DeLong v. Morgonthaler et al

Filing 13

ORDER: The Complaint survives preliminary review pursuant to Section 1915A. The Clerk of Court is DIRECTED to serve process on Morganthaler, Hvarre, Wexford, Isaacs, Larson, and Gerst in accordance with this Order. All claims against Akbright, Smith, and Jane Doe are DISMISSED without prejudice. The Clerk shall TERMINATE them as parties on the docket. The Clerk is further DIRECTED to ENTER the standard qualified protective order pursuant to the Health Insurance Portability and Accountability Act. The motions for recruitment of counsel are DENIED. (Doc. 3 , 10 ). Signed by Judge Stephen P. McGlynn on 2/6/2024. (jrj)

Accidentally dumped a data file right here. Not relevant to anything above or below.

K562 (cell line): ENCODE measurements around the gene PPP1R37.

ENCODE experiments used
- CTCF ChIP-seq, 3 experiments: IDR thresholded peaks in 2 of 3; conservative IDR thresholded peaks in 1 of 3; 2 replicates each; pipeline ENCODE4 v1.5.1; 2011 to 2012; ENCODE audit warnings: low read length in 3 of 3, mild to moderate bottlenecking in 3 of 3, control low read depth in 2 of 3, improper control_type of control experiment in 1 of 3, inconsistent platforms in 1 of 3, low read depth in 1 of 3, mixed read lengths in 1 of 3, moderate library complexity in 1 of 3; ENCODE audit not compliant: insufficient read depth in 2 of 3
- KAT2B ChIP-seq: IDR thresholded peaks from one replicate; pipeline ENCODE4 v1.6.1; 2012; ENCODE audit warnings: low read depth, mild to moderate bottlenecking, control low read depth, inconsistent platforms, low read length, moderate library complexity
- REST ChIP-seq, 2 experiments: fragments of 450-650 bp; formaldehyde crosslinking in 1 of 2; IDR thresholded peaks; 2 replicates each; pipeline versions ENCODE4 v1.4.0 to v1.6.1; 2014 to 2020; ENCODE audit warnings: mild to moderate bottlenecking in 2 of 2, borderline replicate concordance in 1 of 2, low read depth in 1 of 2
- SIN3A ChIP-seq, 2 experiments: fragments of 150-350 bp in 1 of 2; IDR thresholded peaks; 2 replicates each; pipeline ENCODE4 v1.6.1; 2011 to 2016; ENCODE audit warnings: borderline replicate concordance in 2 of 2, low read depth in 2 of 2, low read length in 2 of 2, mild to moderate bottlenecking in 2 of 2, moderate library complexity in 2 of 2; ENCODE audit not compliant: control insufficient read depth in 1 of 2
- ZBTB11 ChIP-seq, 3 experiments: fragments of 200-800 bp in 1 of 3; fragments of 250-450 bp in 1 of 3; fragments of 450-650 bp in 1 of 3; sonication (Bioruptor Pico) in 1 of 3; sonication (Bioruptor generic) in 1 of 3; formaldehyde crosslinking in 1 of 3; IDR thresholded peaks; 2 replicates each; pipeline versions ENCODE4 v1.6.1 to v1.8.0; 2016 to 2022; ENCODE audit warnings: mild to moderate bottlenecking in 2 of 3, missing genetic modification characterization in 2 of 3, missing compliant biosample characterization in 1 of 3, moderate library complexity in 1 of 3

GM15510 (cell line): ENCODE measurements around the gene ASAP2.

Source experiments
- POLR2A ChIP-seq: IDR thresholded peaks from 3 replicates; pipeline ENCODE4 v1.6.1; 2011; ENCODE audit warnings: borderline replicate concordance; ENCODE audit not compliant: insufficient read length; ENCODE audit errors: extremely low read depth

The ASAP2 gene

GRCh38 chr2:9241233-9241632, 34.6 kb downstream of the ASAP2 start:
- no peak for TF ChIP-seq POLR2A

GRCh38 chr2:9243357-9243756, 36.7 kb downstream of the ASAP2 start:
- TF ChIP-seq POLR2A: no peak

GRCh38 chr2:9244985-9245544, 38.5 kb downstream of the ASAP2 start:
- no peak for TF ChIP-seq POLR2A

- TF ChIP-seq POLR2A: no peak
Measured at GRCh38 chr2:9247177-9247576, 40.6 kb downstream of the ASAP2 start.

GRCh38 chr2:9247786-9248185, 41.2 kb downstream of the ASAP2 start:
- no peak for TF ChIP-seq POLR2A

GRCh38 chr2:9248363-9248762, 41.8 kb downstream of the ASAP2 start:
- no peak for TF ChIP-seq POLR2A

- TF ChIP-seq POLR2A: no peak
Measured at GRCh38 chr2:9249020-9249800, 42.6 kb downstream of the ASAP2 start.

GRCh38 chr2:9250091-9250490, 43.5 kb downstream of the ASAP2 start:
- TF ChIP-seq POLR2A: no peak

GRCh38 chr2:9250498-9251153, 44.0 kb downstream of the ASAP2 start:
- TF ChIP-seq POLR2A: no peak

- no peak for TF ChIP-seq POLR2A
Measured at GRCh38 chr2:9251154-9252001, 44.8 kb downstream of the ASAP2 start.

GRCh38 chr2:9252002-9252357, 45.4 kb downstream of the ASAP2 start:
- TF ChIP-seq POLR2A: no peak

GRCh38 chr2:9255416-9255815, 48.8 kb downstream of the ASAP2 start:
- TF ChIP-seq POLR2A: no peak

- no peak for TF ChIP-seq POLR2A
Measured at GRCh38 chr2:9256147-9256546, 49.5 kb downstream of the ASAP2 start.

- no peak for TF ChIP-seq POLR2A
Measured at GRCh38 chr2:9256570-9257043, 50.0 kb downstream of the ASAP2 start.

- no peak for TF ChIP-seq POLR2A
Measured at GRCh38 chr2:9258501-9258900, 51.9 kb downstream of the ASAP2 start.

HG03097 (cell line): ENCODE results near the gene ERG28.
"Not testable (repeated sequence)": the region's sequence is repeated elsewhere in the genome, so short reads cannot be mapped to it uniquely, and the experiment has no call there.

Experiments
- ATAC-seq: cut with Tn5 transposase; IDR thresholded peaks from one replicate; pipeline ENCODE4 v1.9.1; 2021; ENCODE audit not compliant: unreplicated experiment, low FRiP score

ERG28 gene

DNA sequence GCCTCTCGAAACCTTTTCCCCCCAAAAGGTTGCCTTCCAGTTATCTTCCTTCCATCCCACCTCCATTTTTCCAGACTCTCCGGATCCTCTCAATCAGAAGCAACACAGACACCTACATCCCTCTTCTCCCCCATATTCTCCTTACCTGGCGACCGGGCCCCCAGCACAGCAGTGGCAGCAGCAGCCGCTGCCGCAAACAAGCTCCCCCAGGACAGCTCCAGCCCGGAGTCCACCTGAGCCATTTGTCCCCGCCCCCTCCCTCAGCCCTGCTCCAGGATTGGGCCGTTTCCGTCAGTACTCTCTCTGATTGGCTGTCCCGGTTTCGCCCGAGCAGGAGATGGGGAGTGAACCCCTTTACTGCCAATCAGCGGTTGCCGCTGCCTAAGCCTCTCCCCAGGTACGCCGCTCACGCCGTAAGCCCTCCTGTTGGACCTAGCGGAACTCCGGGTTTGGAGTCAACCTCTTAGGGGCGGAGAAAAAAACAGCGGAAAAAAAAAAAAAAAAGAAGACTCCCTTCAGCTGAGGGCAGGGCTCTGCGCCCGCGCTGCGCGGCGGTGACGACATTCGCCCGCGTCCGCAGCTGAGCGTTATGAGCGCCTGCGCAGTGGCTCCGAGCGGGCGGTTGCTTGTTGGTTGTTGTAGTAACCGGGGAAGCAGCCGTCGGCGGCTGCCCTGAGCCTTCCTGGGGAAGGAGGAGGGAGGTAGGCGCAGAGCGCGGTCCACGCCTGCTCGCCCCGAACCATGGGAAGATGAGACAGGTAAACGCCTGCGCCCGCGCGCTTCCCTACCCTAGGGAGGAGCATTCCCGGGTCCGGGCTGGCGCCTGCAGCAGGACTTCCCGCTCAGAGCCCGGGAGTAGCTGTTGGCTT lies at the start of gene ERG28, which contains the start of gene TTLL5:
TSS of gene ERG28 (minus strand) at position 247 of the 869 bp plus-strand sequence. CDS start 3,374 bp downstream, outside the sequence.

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IN THE UNITED STATES DISTRICT COURT FOR THE SOUTHERN DISTRICT OF ILLINOIS AARON DELONG, #Y11114, Plaintiff, Case No. 23-cv-02111-SPM v. RICHARD MORGONTHALER, KIMBERLY HVARRE, WEXFORD HEALTH SOURCES, INC., DEBBIE ISAACS, DENNIS LARSON, GARY GERST, KAREN AKBRIGHT, SHANE SMITH, and JANE DOE, Defendants. MEMORANDUM AND ORDER MCGLYNN, District Judge: Plaintiff Aaron DeLong, an inmate of the Illinois Department of Corrections who is currently incarcerated at Centralia Correctional Center, brings this civil action pursuant to 42 U.S.C. §1983 for violations of his constitutional rights that occurred while he was housed at Big Muddy Correctional Center. This case is before the Court for preliminary review pursuant to 28 U.S.C. § 1915A, which requires the Court to screen prisoner complaints to filter out nonmeritorious claims and dismiss any portion of a complaint that is legally frivolous or malicious, fails to state a claim upon which relief may be granted, or seeks money damages from a defendant who by law is immune. 28 U.S.C. § 1915A. THE COMPLAINT Plaintiff asserts that since 2020, he has not been given effective treatment for his ongoing Page 1 of 12 abdominal pain. Later, he was also denied proper medical care for his back and shoulder pain as well. Plaintiff states that he was first seen by a nurse for lower left abdomen pain on January 20, 2020. (Doc. 1, p. 6). Plaintiff was referred to the medical doctor and saw Physician Assistant Gary Gerst. Gerst advised Plaintiff to increase his water intake, eat all fruits and vegetables, and exercise. Gerst also prescribed Plaintiff fiber pills for three months. (Id.). On February 9, 2020, Plaintiff was again seen by a nurse because his pain had increased, and he was unable to stand. (Doc. 1, at p. 7). The nurse gave Plaintiff 200mg of ibuprofen for the pain. Plaintiff had another appointment with Gerst on February 13, 2020. Gerst ordered an x-ray of Plaintiff’s abdomen. The x-ray was taken the next day. An appointment to review the x-ray was scheduled for February 28, 2020, but had to be rescheduled for April 28, 2020. (Id.). On April 28, Plaintiff met with Gerst who informed him that “there was no obstruction and a mild amount of stool that could be causing constipation.” Plaintiff informed Gerst that the fiber pills did not provide him any relief from the pain. Gerst recorded that Plaintiff had regular bowel movements and zero constipation. (Id.). Plaintiff was seen by a nurse on June 4, June 13, and July 23, 2020, for indigestion and heartburn. He was given pink bismuth and calcium antacids. (Doc. 1, p. 7). Plaintiff had another appointment with Gerst on July 28, 2020. Plaintiff requested calcium tablets, but Gerst prescribed him Prilosec and told him that he can purchase calcium tablets at the commissary. Plaintiff states that multiple inmates are prescribed calcium tablets from the health care unit. (Id.). Plaintiff was again seen by a nurse on September 10, 2020, for abdominal pain and had an appointment with Gerst on September 15, 2020. (Doc. 1, p. 8). Plaintiff explained to Gerst that the current treatment plan was not decreasing his pain, and the fiber pills were not helping. He stated that he exercises every other day, drinks plenty of water, and eats all the fruits and vegetables offered but his pain continues. Gerst again advised Plaintiff to continue taking the fiber pills and Page 2 of 12 told him to drink lots of water, eat fruits and vegetables, and exercise. (Id.). On November 5, 2020, Plaintiff saw a nurse for his stomach pain. (Doc. 1, p. 8). He stated that the pain was causing him to have difficulty urinating. The nurse said she would return to take a urine sample, but she never did. Plaintiff wrote a request on November 22, 2020, asking about the urine test. On November 24, 2020, a nurse came to his cell to collect a urine sample. (Id.). On December 22, 2020, Plaintiff had an appointment with Dr. Larson for the pain in his lower left abdomen. (Doc. 1, p. 9). Dr. Larson ordered a second x-ray, blood work, and a urine sample. Plaintiff told Dr. Larson that he had a hard time releasing gas and could not sleep on his back or left side. Dr. Larson ordered fiber pills for a third time, even though Plaintiff explained that the fiber pills did not offer him any relief. (Id.). Blood and urine tests were performed, but Plaintiff did not receive an x-ray. On January 21, 2021, Plaintiff again saw a nurse for his stomach pain. At this appointment, Plaintiff asked about his lab results and why he had not received the x-ray ordered by Dr. Larson. (Doc. 1, p. 11). The nurse said she would check on his questions. On January 26, 2021, an x-ray was taken. Plaintiff had another appointment with Gerst, who again prescribed Plaintiff Prilosec. Plaintiff told Gerst that he stopped taking Prilosec in October 2020 because it did not help. Gerst told Plaintiff to throw the medicine away if he does not need it. (Id.). Plaintiff had a follow-up appointment with Dr. Larson on February 8, 2021. (Doc. 1, p. 11). Dr. Larson ordered another blood test because Plaintiff’s ALT levels were “slightly high.” Dr. Larson again told Plaintiff to drink plenty of water, eat fruits and vegetables, exercise, and take the fiber pills. Plaintiff informed Dr. Larson that he has been following those instructions since January 2020, when he first saw Gerst for stomach pain but with no results. (Id.). On February 24, 2021, Plaintiff had an appointment with a nurse and requested Gas-X to ease his pain at night due to his inability to release gas while laying down. (Doc. 1, p. 12). The Page 3 of 12 nurse told Plaintiff that he does not have a prescription for gas related problems and so she will refer him to the medical doctor. (Id.). Plaintiff had an appointment with Gerst on March 4, 2021. (Doc. 1, p. 13). Gerst prescribed him a stool softener and told Plaintiff to let Dr. Larson know if the medicine works. Plaintiff explained that the pain he is experiencing does not feel like constipation but more of a stabbing and pulling pain. Gerst still prescribed the stool softener. Plaintiff then saw a nurse for his stomach pain on March 19, 2021. (Id.). On March 24, 2021, Plaintiff had another appointment with Gerst. (Doc. 1, p. 13). At this time, Plaintiff was still on fiber pills, Prilosec, colace, and acetaminophen. Gerst told Plaintiff that the doctor needs to “do a G.I. or something to diagnose [his] problem.” (Id.). On March 26, 2021, Plaintiff saw Dr. Larson who ordered another set of labs for Plaintiff’s high ALT level. (Doc. 1, p. 14). Dr. Larson tells Plaintiff that the x-ray showed moderate stool and gas compared to the first x-ray. Dr. Larson ordered an ultrasound and told Plaintiff that the colon area is of concern. Plaintiff’s labs were taken on March 31, but Plaintiff did not receive an ultrasound until May 10, 2021. (Id. at p. 14-15). On June 9, 2021, Plaintiff was seen by Gerst. (Id. at p. 16). Gerst told Plaintiff he does not know why health care continues to send Plaintiff to him when Dr. Larson needs to see Plaintiff regarding the ultrasound results. (Id.). On July 7, 2021, Plaintiff had an appointment with Dr. Larson. (Doc. 1, p. 17). At the appointment, Dr. Larson acknowledged that he does not know what is causing Plaintiff’s pain. Dr. Larson ordered an x-ray of Plaintiff’s lower back to see if that could be causing Plaintiff’s stomach pain. The x-ray was taken on July 8, 2021. (Id.). Plaintiff did not see Dr. Larson the rest of the year. (Id. at p. 18). He wrote to Health Care Unit Administrator Debbie Issacs on October 12, 2021, but did not receive a response. He wrote to her again on January 17, 2022. (Id.). On May 31, 2022, Plaintiff saw Dr. Larson regarding shoulder pain. (Doc. 1, p. 19). Dr. Page 4 of 12 Larson ordered an x-ray for his shoulder but refused to speak to Plaintiff about his stomach pain. Plaintiff continued to write to Debbie Isaacs about not being seen for his stomach pain. On October 16, 2022, Plaintiff wrote to Warden Morganthaler and Assistant Warden Hvarre about the lack of medical care. He did not receive a response. (Id.). Plaintiff was seen again for his shoulder pain by Dr. Larson on October 25, 2022. (Doc. 1, p. 20). Dr. Larson prescribed physical therapy but would not refer Plaintiff for an MRI. Plaintiff told Dr. Larson that he still had stomach and back pain, and Dr. Larson told him to submit another request slip. (Id. at p. 20-21). Plaintiff had an appointment with Gerst about his back pain on November 2, 2022. Gerst told Plaintiff that the x-ray from July 8, 2021, showed that Plaintiff had degenerate discs. Gerst ordered a second x-ray. (Id. at p. 21). This second x-ray of Plaintiff’s back was taken on November 9, 2022. (Id.). Plaintiff had a follow-up visit with Gerst on December 6, 2022. (Doc. 1, p. 22). Gerst was unable to compare the x-ray taken in July and the most recent x-ray of Plaintiff’s back. Plaintiff was then referred to Dr. Larson. Plaintiff saw Dr. Larson in either December 2022 or January 2023. Dr. Larson ordered physical therapy for Plaintiff but would not change his pain medication. He again prescribed 325mg of acetaminophen even though Plaintiff explained that the medicine does not provide him any relief. (Id.). Plaintiff saw Nurse Practitioner Menees for the first time on January 27, 2023. (Doc. 1, p. 23). Menees ordered an x-ray of Plaintiff’s stomach and referred Plaintiff for a G.I. consultation. Plaintiff had another appointment with Menees on February 23, 2023. Menees informed Plaintiff that the x-ray showed moderate stool and gas buildup. Menees also told Plaintiff that the gastrointestinal doctors in Mount Vernon and Carbondale were “backed up.” Menees prescribed fiber and Colace. (Id.). Plaintiff saw Menees again on March 9, 2023. (Doc. 1, p. 24). Menees confirmed that the Page 5 of 12 G.I. consultation has been approved but not scheduled. (Id.). On March 23, 2023, Menees prescribed Plaintiff ibuprofen and instructed Plaintiff to alternate between taking the ibuprofen and the acetaminophen. (Id. at p. 25). At an appointment on April 17, 2023, Menees confirmed that his G.I. appointment had been scheduled. (Id. at p. 26). Menees also ordered blood work and a urine sample. Menees prescribed Gas-X and Robaxin. (Id.). Plaintiff was seen by Dr. Larson on May 5, 2023, for his back pain. (Doc. 1, p. 27). Dr. Larson told Plaintiff that because his “ALT” levels are high, he should not take ibuprofen. Dr. Larson referred Plaintiff for an MRI. (Id.). Plaintiff had an appointment with a gastrointestinal specialist, Nurse Practitioner Kelly, on May 15, 2023. (Doc. 1, p. 28). Kelly prescribed three medications for Plaintiff to take for two weeks before she would perform an ultrasound – GaviLAX, simethicone, and Metamucil. (Id.). On May 25, 2023, Plaintiff was told by a nurse that Dr. Larson will not order the medication prescribed by Kelly. (Id. at p. 29). At some point, Plaintiff received GaviLAX (MiraLAX generic), but he did not receive the other two medicines prescribed by Kelly. (Id.). On June 14, 2023, Plaintiff received some of his simethicone prescription (generic Gas-X), but not enough to take as prescribed for two weeks. (Id. at p. 31). PRELIMINARY DISMISSALS Plaintiff attempts to bring claims pursuant to the First Amendment against Morganthaler, Hvarre, Smith, and Isaacs for their mishandling of his grievances, refusing to make grievance forms available, and giving him false information about the grievance procedure. (Doc. 1, p. 39). “Prison grievance procedures are not mandated by the First Amendment…and so the alleged mishandling of [Plaintiff’s] grievances by persons who otherwise did not cause or participate in the underlying conduct states no claim.” Owens v. Hinsley, 635 F. 3d 950, 953 (7th Cir. 2011). Therefore, Plaintiff’s First Amendment claims for failing to process his grievances or make the Page 6 of 12 grievance process available to him are dismissed with prejudice. Plaintiff has also failed to state a claim for retaliation under the First Amendment. Plaintiff asserts that Defendants refused to speak with him “as discipline for writing grievances.” (Doc. 1, p. 39). In support of this claim, Plaintiff alleges that on one occasion, January 8, 2021, he requested to speak with Warden Morganthaler, who was in his housing wing. Because Plaintiff had already filed grievances about his issues, Morganthaler said he did not need to speak with Plaintiff and began talking with other inmates. (Id. at p. 32). These allegations are insufficient to state a claim for retaliation. Even assuming Morganthaler was acting with retaliatory motive, “not every slight by a prison official supports a retaliation claim.” Gray v. Baldwin, No. 22-1398, 2023 WL 2754925, at *2 (C.D. Ill. Mar. 31, 2023) (citing Cape v. St. Joseph Cauty Jail, No. 21-cv-693-JDMGG, 2021 WL 4439773, at *2 (N.D. Ind. Sept. 28, 2021); Gully v. Hundley, No. 18-cv-539-NJR, ,2020 WL 1503577, at *5 (S.D. Ill. Mar. 30, 2020), appeal dismissed, 2020 WL 9423905 (7th Cir. Dec. 14, 2020)). “It would trivialize the First Amendment to hold that harassment for exercising the right to free speech was always actionable no matter how unlikely to deter a person of ordinary firmness from the exercise.” Bart v. Telford, 677 F. 2d 622, 625 (7th Cir. 1982). Morgenthaler’s refusal to speak to Plaintiff on January 8 was not such a deprivation as to likely deter First Amendment activity in the future. Accordingly, Plaintiff’s First Amendment retaliation claim is dismissed without prejudice. The Court also dismisses any claims Plaintiff is attempting to bring for failing to receive his prescriptions on the evening of June 3, 2023, due to staffing shortages. (Doc. 1, p. 30, 37). The “occasional missed dose of medicine, without more, does not violate the Eighth Amendment.” West v. Millen, 79 F. App’x 190, 194 (7th Cir. 2003) (citing Zentmyer v. Kendall Cnty., 220 F. 3d 805, 811-12 (7th Cir. 2000). Plaintiff already pleads throughout the Complaint that the medication he was prescribed was not alleviating his symptoms, and he does “does not state that he suffered Page 7 of 12 any adverse symptoms from missing the one dose of medication. Nor does he allege that he has missed any other doses of his medication.” 1 Fields v. Miller, No. 20-cv-1211-pp, 2021 WL 1400907, at *2 (E.D. Wisc. Apr. 14, 2021). According, claims regarding his missed medication on June 3, 2023, are dismissed without prejudice. Finally, the Court dismisses Plaintiff’s claims regarding his medical records. Plaintiff states that “Isaacs, Akbright, and Jane Doe” contributed to Eighth Amendment violations by refusing to provide Plaintiff copies of his medical records and falsifying the records. (Doc. 1, p. 40). In support of this claim, he alleges that he began requesting his medical records on November 6, 2022, and did not receive an authorization form for medical records to sign until June 14, 2023. (Id. at p. 31). The delay in receiving copies of his medical records does not amount to cruel and unusual punishment, and the assertion that his medical records were falsified and contributed to constitutionally inadequate care is conclusory and not supported by any factual assertions in the Complaint. Accordingly, these claims are dismissed. DISCUSSION Based on the allegations in the Complaint and Plaintiff’s designations of his claims, the Court delineates the following count: Count 1: Eighth Amendment claim against Larson, Gerst, Wexford, Morganthaler, Hvarre, and Isaacs for deliberate indifference in treating Plaintiff’s stomach, back, and shoulder pain. The parties and the Court will use this designation in all future pleadings and orders, unless otherwise directed by a judicial officer of this Court. Any other claim that is mentioned in the The Court construes Plaintiff’s allegations regarding the delay in prescribing and dispensing the medication recommended by Nurse Practitioner Kelly separate from the June 3 incident and included in Plaintiff’s Eighth Amendment claim under Count 1. 1 Page 8 of 12 Complaint but not addressed in this Order should be considered dismissed without prejudice as inadequately pled under the Twombly pleading standard.2 Count 1 In order to successfully plead an Eighth Amendment claim for deliberate indifference to a serious medical need, the plaintiff must establish that “the defendant had actual knowledge of an impending harm easily preventable, so that a conscious, culpable refusal to prevent the harm can be inferred from the defendant’s failure to prevent it.” Santiago v. Walls, 599 F.3d 749, 756 (7th Cir. 2010). “[N]egligence, or even gross negligence does not equate to deliberate indifference” and does not state a claim for a violation of the Eighth Amendment. Johnson v. Dominguez, 5 F.4th 818, 825 (7th Cir. 2021). Furthermore, the alleged mishandling of a grievance by an official who did not otherwise participate in the underlying conduct does not state a claim. Owens v. Hinsley, 635 F. 3d 950, 953 (7th Cir. 2011). Count 1 will proceed against Larson and Gerst, Plaintiff’s medical providers who have persisted in a course of ineffective treatment for his stomach pain and denied him adequate care for his back and shoulder. See Berry v. Peterman, 604 F.3d 435, 441 (7th Cir. 2010). Additionally, once Plaintiff was seen by an outside specialist for his stomach pain, the instructions of the specialist were not followed. Accordingly, he has stated a claim for deliberate indifference against Larson and Gerst. Count 1 will also proceed against Morganthaler, Hvarre, and Issacs. Plaintiff claims that he notified these Defendants on several occasions about the deficiencies in the medical care he was receiving, but they failed to act and ensure that he received proper and timely treatment. See Perez v. Fenoglio, 792 F.3d 768, 781 (7th Cir. 2015). 2 See Bell Atlantic Corp. v. Twombly, 550 U.S. 544, 570 (2007). Page 9 of 12 Count 1 will also proceed against Wexford. Plaintiff claims that Wexford has practices and policies that resulted in the delay and denial of care, such as guidelines that recommend that medical staff maintain a “healthy amount of doubtful suspicion” about inmate complaints, using in house treatment methods before sending an inmate out for specialty care no matter the symptoms, and a medication refill policy that results in delays in obtaining refills and prescriptions. These allegations are sufficient to state a claim. See, e.g., Woodward v. Corr. Med. Serv. of Ill., Inc., 368 F.3d 917, 927 (7th Cir. 2004). MOTIONS FOR RECRUITMENT OF COUNSEL Plaintiff has filed two motions seeking court recruited counsel (Doc. 3, 10), which are DENIED. 3 Along with his motions, Plaintiff has included letters from three firms declining representation. Accordingly, he appears to have made reasonable efforts to retain counsel on his own. With respect to his ability to pursue this action pro se, Plaintiff expresses concern about his ability to handle discovery, specifically collecting documents and taking depositions. He states that this case involves complex medical issues that span over three years, and he will most likely need medical experts. Nonetheless, the Court finds that Plaintiff can proceed pro se, at least for now. Plaintiff’s pleadings demonstrate an ability to construct coherent sentences and relay information to the Court. Discovery on the merits has not yet commenced, and Plaintiff appears competent to try this matter without representation at this early stage in the case. DISPOSITION For the reasons states above, the Complaint survives preliminary review pursuant to Section 1915A. COUNT 1 will proceed against Morganthaler, Hvarre, Wexford, Isaacs, Larson, and Gerst. All claims against Akbright, Smith, and Jane Doe are DISMISSED without prejudice. In evaluating Plaintiff’s motions, the Court applies the factors discussed in Pruitt v. Mote, 503 F.3d 647, 654 (7th Cir. 2007) and related authority. 3 Page 10 of 12 The Clerk of Court is DIRECTED to terminate them as parties on the docket. Because Plaintiff’s claims involve allegations regarding his medical care, the Clerk of Court is DIRECTED to ENTER the standard qualified protective order pursuant to the Health Insurance Portability and Accountability Act. The Clerk of Court shall prepare for Morganthaler, Hvarre, Wexford, Isaacs, Larson, and Gerst the following: (1) Form 5 (Notice of a Lawsuit and Request to Waive Service of a Summons), and (2) Form 6 (Waiver of Service of Summons). The Clerk is directed to mail these forms, a copy of the Complaint, and this Memorandum and Order to each defendant’s place of employment. If a defendant fails to sign and return the Waiver of Service of Summons (Form 6) to the Clerk within 30 days from the date the forms were sent, the Clerk shall take appropriate steps to effect formal service on that defendant, and the Court will require the defendant to pay the full costs of formal service, to the extent authorized by the Federal Rules of Civil Procedure. If a defendant can no longer be found at the work address provided by Plaintiff, the employer shall furnish the Clerk with the defendant’s current work address, or, if not known, his last known address. This information shall be used only for sending the forms as directed above or for formally effecting service. Any documentation of the address shall be retained only by the Clerk. Address information shall not be maintained in the court file or disclosed by the Clerk. Defendants are ORDERED to file an appropriate responsive pleading to the Complaint in a timely manner and shall not waive filing a reply pursuant to 42 U.S.C. § 1997e(g). Pursuant to Administrative Order No. 244, Defendants only need to respond to the issues stated in this Merit Review Order. Finally, Plaintiff is ADVISED that he is under a continuing obligation to keep the Clerk of Court and each opposing party informed of any change in his address; the Court will not Page 11 of 12 independently investigate his whereabouts. This shall be done in writing and not later than 14 days after a transfer or other change in address occurs. Failure to comply with this Order will cause a delay in the transmission of court documents and may result in dismissal of this action for want of prosecution. See FED. R. CIV. P. 41(b). IT IS SO ORDERED. DATED: February 6, 2024 s/Stephen P. McGlynn STEPHEN P. MCGLYNN United States District Judge NOTICE TO PLAINTIFF The Court will take the necessary steps to notify the appropriate defendants of your lawsuit and serve them with a copy of your complaint. After service has been achieved, the defendants will enter their appearance and file an Answer to the complaint. It will likely take at least 60 days from the date of this Order to receive the defendants’ Answers, but it is entirely possible that it will take 90 days or more. When all of the defendants have filed Answers, the Court will enter a Scheduling Order containing important information on deadlines, discovery, and procedures. Plaintiff is advised to wait until counsel has appeared for the defendants before filing any motions, to give the defendants notice and an opportunity to respond to those motions. Motions filed before defendants’ counsel has filed an appearance will generally be denied as premature. Plaintiff need not submit any evidence to the Court at his time, unless otherwise directed by the Court. Page 12 of 12